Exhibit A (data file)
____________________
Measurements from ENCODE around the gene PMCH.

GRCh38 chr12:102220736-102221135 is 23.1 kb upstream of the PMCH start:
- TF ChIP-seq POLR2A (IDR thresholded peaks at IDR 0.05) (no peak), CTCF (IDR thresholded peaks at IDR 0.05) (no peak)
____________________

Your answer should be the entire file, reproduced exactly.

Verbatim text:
Measurements from ENCODE around the gene PMCH.

GRCh38 chr12:102220736-102221135 is 23.1 kb upstream of the PMCH start:
- TF ChIP-seq POLR2A (IDR thresholded peaks at IDR 0.05) (no peak), CTCF (IDR thresholded peaks at IDR 0.05) (no peak)